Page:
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The physical health of parents of children with disabilities: Is this related to parental stress and respite care?

Friend, Emily (2018) The physical health of parents of children with disabilities: Is this related to parental stress and respite care? University of Surrey. (Unpublished)

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Abstract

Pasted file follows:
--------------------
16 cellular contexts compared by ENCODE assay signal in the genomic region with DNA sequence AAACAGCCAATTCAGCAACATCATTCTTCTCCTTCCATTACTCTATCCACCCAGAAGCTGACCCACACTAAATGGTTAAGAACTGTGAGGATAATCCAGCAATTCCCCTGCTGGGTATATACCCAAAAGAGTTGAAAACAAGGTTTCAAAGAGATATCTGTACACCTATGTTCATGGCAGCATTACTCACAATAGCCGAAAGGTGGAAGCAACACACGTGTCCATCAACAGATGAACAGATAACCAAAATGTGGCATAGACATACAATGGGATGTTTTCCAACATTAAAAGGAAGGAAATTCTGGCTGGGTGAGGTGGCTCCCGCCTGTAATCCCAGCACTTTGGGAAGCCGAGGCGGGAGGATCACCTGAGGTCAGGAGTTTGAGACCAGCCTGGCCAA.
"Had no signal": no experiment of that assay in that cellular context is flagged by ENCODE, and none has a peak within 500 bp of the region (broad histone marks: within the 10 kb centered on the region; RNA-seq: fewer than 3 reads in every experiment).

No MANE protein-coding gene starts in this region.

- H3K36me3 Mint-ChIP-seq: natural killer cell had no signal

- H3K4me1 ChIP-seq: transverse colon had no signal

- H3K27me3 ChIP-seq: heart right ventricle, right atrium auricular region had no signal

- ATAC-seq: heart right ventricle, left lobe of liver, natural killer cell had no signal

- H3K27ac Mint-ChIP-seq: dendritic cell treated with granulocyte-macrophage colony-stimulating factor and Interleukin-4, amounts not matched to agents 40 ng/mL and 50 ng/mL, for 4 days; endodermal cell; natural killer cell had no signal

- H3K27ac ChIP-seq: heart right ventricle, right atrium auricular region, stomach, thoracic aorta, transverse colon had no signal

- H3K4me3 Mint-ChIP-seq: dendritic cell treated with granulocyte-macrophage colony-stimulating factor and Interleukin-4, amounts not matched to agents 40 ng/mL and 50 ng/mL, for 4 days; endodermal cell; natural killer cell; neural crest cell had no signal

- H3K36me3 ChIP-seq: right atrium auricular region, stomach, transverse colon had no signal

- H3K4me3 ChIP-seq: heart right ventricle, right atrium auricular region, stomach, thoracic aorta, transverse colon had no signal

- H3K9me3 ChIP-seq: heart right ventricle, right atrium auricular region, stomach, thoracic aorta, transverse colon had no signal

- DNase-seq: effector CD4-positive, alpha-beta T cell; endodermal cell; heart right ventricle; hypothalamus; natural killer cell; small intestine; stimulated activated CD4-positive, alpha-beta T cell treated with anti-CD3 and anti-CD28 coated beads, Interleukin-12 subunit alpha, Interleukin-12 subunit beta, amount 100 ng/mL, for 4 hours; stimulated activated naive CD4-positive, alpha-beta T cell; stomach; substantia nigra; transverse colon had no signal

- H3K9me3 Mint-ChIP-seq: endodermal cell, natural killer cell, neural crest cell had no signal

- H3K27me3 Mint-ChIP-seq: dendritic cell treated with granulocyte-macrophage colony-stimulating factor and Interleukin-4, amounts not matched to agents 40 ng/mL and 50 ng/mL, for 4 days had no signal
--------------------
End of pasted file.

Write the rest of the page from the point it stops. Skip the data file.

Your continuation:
Parents of children with disabilities often have worse physical and mental health than those with typically developing children and the general population. The stress associated with raising these children is a key predictor of health, with these parents reporting high levels of parental stress. Exploration of this stress-health relationship has largely focused on mental health, suggesting its severity is related to individual factors of parental stress and the use of respite care. Therefore, the current report chose to investigate physical health, specifically exploring which factors of parental stress best predict physical health and if the amount of respite care used can moderate this relationship. This was achieved using a quantitative, cross-sectional design. Eighty parents of children with disabilities completed an online questionnaire consisting of the SF-12 Health Survey, the Parenting Stress Index-Short Form and measures of short- and long-term respite care. Unexpectedly, no correlation was found between parental stress and physical health; despite parents having clinical levels of stress, they were measured to have average physical health. Whilst this lack of a relationship means the potential benefits of respite could not be investigated, this finding was positive, suggesting that not all parents of children with disabilities have poor physical health. However, the reasoning behind this is unknown, possibly the result of extraneous variables or limitations of the health measure used. Further research should validate these findings.

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